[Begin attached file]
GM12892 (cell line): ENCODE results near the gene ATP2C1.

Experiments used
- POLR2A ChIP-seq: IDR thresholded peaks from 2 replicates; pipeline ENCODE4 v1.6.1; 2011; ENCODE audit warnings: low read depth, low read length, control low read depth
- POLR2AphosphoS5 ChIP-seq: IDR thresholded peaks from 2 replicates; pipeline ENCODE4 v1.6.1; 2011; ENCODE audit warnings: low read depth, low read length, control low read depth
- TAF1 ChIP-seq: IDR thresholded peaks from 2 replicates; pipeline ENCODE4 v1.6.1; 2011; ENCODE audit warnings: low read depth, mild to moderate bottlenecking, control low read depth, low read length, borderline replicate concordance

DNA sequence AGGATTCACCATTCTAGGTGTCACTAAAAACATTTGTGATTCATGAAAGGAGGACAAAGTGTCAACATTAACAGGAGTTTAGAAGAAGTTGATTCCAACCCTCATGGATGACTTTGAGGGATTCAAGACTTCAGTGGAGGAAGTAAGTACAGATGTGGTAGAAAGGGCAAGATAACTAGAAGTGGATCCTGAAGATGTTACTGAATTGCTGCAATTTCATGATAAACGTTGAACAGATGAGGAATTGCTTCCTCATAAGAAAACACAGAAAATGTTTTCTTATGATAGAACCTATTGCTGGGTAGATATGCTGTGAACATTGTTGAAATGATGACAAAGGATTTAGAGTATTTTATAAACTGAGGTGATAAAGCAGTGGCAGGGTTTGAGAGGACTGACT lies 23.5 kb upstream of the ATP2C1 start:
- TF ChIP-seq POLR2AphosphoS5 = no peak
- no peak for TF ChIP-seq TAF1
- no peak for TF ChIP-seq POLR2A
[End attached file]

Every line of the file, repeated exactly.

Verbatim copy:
GM12892 (cell line): ENCODE results near the gene ATP2C1.

Experiments used
- POLR2A ChIP-seq: IDR thresholded peaks from 2 replicates; pipeline ENCODE4 v1.6.1; 2011; ENCODE audit warnings: low read depth, low read length, control low read depth
- POLR2AphosphoS5 ChIP-seq: IDR thresholded peaks from 2 replicates; pipeline ENCODE4 v1.6.1; 2011; ENCODE audit warnings: low read depth, low read length, control low read depth
- TAF1 ChIP-seq: IDR thresholded peaks from 2 replicates; pipeline ENCODE4 v1.6.1; 2011; ENCODE audit warnings: low read depth, mild to moderate bottlenecking, control low read depth, low read length, borderline replicate concordance

DNA sequence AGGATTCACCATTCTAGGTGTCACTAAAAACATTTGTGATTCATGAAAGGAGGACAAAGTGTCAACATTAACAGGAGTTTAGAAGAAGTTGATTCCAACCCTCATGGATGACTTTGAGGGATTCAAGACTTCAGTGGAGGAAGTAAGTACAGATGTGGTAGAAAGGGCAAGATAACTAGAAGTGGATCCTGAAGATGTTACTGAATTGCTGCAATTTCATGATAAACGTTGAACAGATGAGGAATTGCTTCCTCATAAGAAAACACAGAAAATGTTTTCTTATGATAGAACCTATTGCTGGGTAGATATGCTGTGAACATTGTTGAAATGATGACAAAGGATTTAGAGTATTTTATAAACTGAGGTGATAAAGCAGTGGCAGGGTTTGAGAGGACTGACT lies 23.5 kb upstream of the ATP2C1 start:
- TF ChIP-seq POLR2AphosphoS5 = no peak
- no peak for TF ChIP-seq TAF1
- no peak for TF ChIP-seq POLR2A